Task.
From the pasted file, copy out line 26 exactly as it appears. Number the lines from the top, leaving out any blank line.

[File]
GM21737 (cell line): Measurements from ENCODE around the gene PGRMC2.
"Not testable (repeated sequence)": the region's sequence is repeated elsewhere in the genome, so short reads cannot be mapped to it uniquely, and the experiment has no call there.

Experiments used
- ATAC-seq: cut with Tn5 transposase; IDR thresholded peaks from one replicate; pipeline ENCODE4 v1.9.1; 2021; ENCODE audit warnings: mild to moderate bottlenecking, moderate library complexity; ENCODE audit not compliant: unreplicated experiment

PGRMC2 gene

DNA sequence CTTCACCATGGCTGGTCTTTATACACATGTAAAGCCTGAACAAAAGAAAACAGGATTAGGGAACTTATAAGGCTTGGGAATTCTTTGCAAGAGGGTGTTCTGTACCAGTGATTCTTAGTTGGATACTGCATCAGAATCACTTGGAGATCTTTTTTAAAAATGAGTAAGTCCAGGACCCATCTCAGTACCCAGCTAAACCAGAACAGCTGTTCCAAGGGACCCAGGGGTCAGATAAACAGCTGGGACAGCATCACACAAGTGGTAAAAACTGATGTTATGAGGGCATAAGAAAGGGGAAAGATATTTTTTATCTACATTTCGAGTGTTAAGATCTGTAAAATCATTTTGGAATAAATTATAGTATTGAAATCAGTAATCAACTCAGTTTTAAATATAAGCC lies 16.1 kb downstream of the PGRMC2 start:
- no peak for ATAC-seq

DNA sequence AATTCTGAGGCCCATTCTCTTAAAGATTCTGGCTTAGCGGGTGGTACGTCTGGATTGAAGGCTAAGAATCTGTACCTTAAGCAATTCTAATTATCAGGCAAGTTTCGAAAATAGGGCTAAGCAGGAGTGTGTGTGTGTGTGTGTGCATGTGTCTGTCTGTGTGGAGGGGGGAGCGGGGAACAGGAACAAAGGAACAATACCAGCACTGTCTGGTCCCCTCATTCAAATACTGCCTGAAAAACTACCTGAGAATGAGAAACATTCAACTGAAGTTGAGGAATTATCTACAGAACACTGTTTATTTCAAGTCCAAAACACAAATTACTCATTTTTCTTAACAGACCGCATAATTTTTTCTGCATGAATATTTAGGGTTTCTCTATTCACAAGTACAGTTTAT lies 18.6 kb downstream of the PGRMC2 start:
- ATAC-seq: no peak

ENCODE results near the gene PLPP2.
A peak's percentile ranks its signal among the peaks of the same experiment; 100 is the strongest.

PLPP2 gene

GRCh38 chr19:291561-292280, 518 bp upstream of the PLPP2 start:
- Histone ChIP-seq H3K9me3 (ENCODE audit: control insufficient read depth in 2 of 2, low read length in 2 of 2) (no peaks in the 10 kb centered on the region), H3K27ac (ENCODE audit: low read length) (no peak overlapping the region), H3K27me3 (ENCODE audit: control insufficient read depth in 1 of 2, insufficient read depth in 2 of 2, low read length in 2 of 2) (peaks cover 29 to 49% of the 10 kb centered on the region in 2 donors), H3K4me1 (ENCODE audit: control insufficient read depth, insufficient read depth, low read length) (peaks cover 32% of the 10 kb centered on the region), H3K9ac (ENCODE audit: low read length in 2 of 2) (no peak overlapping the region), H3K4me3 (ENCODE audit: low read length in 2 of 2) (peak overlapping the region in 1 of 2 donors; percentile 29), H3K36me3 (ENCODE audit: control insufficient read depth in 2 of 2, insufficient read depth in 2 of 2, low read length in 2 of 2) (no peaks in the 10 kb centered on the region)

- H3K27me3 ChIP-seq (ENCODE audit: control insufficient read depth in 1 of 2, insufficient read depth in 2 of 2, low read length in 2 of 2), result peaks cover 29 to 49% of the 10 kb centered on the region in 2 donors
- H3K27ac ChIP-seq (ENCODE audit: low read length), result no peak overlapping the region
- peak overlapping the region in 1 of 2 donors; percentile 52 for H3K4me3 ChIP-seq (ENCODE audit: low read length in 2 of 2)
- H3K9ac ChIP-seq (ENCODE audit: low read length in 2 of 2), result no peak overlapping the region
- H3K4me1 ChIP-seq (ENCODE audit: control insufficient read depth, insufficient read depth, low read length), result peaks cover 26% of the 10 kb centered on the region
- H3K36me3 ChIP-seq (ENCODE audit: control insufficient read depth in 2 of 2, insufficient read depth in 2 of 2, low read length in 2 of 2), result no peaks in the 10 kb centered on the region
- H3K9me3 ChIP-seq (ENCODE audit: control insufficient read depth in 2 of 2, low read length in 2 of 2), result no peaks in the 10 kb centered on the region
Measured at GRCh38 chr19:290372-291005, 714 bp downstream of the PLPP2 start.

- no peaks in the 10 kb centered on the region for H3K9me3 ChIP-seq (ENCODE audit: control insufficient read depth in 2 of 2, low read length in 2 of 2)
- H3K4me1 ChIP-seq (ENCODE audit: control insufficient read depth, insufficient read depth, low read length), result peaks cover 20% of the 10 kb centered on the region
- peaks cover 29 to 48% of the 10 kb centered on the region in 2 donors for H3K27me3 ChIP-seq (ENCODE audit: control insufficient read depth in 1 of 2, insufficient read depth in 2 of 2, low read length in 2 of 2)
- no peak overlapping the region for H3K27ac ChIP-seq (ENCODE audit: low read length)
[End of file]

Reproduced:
- no peak overlapping the region for H3K27ac ChIP-seq (ENCODE audit: low read length)